Definition of “Say No to Defense”
A company’s “Just Say No” defense is an anti-hostile takeover strategy. If a bid-offer is not to their taste or liking, the board members have the authority to “simply say no” or reject it outright. Just to be clear: We are saying no to any takeover bids. The team’s management is using this defensive effort as a stalling strategy. Getting the buyer to increase their offer price might be useful in certain cases. Board members who insist on utilizing this strategy even when the acquirer is willing to pay a considerable premium over the current market price of the company’s stock may fail. This strategy may also be used against the wishes of the shareholders by the board.
“Just Say No” Defense’s Pros and Cons
Effortless and Straightforward to Use
To repel a hostile takeover, use the “Just Say No” approach. It’s simple and effective. The Board must simply weigh the advantages and disadvantages of the purchase proposal and determine whether or not it is feasible. Using this approach, if the offer isn’t favorable for the firm, they may just reject it.
Ensures that the company gets the best price possible
In order to guarantee that the firm and its shareholders get the best deal possible, the board must use a “Just Say No” defense. If they don’t think the takeover proposal is in the best interest of the firm, they may simply reject it. A side benefit of this stance is that it increases the management’s negotiating leverage. A higher offer price might help put pressure on the buyer. Another option is for the board to contact a potential buyer and offer to close the purchase at a price they deem acceptable. This might be a win-win situation for both the company and its stockholders.
The “Just Say No” Defense has its limits.
Investors’ interests may not be served by this course of action.
The “Just Say No” defensive strategy may or may not be correct, but it is always in the shareholders’ best interest. However, even when the purchasing party has offered a substantial premium over the current market price, the Board has full authority to reject a takeover deal. It is possible that the board does not like the plan because of the board’s vested interest, their incompetence in analyzing it, and other reasons. It’s also possible that they reject a proposal because they already have a long-term vision for the firm in mind. As a consequence, the company’s stockholders may lose out on money. The Board of Directors has the authority to reject a beneficial proposal for the company’s shareholders.
Self-interest takes precedence over the interests of the business.
For the sake of protecting their own interests, the board may simply say no to a takeover attempt. If a takeover effort is successful, the board will have to work with the new owner. If they don’t like the owner, they may decide to reject the offer outright. It’s possible that the members of the board are afraid that they will be fired once the takeover is finalized. Even if it’s for the benefit of the firm and its shareholders, this might push them to utilize the “Just Say No” argument.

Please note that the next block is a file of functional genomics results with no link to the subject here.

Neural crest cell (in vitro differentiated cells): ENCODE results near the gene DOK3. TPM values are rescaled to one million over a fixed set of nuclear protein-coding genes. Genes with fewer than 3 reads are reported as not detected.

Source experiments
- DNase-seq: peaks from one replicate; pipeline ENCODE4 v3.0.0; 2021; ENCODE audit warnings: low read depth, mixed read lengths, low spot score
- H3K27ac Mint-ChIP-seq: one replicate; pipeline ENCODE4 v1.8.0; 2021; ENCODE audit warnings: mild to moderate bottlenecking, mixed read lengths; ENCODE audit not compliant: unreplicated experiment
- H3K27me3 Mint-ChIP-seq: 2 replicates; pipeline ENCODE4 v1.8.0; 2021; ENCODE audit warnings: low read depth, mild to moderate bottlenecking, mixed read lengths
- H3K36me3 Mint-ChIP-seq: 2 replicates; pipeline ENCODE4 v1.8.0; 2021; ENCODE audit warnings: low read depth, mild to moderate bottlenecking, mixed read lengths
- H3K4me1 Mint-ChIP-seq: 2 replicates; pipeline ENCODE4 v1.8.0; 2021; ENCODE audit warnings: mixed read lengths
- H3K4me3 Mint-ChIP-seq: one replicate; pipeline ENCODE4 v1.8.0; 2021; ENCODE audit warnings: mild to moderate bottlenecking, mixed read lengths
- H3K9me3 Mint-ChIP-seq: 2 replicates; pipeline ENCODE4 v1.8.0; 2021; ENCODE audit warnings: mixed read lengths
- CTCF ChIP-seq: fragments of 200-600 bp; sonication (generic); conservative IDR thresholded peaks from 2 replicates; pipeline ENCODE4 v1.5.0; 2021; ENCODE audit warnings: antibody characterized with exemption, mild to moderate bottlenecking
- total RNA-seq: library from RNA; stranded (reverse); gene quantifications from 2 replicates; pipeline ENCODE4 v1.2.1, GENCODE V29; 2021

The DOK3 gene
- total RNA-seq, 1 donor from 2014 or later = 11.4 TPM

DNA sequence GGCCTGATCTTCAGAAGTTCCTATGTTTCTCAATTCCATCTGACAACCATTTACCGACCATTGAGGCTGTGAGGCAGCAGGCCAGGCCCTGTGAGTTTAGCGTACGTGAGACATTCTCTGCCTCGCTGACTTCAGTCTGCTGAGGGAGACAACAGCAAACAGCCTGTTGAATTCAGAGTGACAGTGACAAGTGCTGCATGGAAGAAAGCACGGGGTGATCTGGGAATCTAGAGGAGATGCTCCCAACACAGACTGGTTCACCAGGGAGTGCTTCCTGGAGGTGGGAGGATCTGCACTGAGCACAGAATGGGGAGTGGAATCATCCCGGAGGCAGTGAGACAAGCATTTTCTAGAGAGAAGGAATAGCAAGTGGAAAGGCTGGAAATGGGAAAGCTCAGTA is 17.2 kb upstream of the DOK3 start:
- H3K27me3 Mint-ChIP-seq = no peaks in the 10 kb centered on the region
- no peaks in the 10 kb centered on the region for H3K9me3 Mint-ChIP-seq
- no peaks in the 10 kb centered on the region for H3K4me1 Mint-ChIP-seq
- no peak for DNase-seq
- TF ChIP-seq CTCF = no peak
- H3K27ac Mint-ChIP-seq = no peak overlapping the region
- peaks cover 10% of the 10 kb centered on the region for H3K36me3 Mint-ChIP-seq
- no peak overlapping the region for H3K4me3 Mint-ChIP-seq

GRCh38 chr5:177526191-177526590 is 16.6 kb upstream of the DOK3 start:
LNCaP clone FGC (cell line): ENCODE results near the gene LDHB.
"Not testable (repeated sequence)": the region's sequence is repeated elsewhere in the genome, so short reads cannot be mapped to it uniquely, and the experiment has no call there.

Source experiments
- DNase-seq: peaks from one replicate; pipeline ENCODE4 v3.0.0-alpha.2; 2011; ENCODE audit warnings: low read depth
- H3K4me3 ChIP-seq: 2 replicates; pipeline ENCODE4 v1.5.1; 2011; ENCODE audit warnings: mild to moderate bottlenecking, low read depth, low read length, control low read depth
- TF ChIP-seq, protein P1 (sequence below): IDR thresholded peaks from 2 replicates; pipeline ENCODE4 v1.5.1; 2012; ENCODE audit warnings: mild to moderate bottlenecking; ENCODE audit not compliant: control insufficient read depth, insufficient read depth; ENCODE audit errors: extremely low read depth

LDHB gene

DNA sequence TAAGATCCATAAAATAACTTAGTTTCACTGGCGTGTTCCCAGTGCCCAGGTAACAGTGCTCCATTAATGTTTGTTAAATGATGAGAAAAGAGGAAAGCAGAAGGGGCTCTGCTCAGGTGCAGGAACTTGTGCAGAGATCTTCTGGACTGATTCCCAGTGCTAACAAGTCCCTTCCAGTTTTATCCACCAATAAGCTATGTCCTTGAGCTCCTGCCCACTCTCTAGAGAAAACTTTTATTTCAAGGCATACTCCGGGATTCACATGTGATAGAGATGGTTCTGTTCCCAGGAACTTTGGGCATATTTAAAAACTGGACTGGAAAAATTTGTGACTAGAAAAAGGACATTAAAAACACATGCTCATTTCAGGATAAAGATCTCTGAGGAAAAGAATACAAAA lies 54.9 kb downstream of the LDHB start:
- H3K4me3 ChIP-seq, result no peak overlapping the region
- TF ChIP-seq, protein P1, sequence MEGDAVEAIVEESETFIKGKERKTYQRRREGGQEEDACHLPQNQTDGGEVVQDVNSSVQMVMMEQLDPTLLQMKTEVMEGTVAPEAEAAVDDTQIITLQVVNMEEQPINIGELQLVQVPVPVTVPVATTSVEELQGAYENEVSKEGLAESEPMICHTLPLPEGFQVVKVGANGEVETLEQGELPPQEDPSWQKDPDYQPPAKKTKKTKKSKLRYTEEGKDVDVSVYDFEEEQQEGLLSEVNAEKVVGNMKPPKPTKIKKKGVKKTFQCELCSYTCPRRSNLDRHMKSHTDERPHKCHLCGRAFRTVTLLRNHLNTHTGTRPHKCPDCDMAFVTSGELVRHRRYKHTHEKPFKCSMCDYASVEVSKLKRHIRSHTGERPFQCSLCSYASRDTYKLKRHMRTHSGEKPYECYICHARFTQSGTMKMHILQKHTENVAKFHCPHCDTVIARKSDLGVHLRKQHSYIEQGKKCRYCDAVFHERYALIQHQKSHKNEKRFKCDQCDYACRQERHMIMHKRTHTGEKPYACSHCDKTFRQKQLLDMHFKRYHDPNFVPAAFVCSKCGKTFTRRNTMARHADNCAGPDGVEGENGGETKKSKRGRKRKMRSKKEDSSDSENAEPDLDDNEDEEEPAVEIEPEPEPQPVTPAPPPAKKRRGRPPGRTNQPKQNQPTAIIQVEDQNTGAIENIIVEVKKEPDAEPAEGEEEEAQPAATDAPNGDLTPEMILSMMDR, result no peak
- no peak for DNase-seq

An example of the “Just Say No” Defence
A hostile acquisition effort by Air Products & Chemicals was launched in 2010. “Just say no” argument was employed by Airgas’s Board of Directors to reject the $70 per share cash purchase offer. An offer for Airgas valued the company at close to $6 billion.
The board of Airgas argued that their firm created considerably better profits than the purchasing corporation by rejecting the deal. To put it another way, the transaction did not provide a good value for the firm or its stockholders.
A 38 percent premium was paid to the market price of Airgas shares on the offer day. Additionally, the offer price was 18 percent higher than its 52-week high. Shareholder benefits may have been gained by a takeover. A yes from the Board of Directors would have made stockholders wealthier, and they should have done so.
Air Products & Chemicals also had a reason for their higher proposal. They hoped that by integrating the two businesses, they would be able to save money in the long run. The combined growth of the two enterprises is greater than that of each of them alone.
Finally, the “Just Say No” argument worked out well for Airgas stockholders. As previously noted, Air Products & Chemicals’ offer price increased as a result of this defense. As a result of their negotiations, they agreed to pay $143 per share of company stock in 2015. As a result, stockholders received a $73 per share dividend.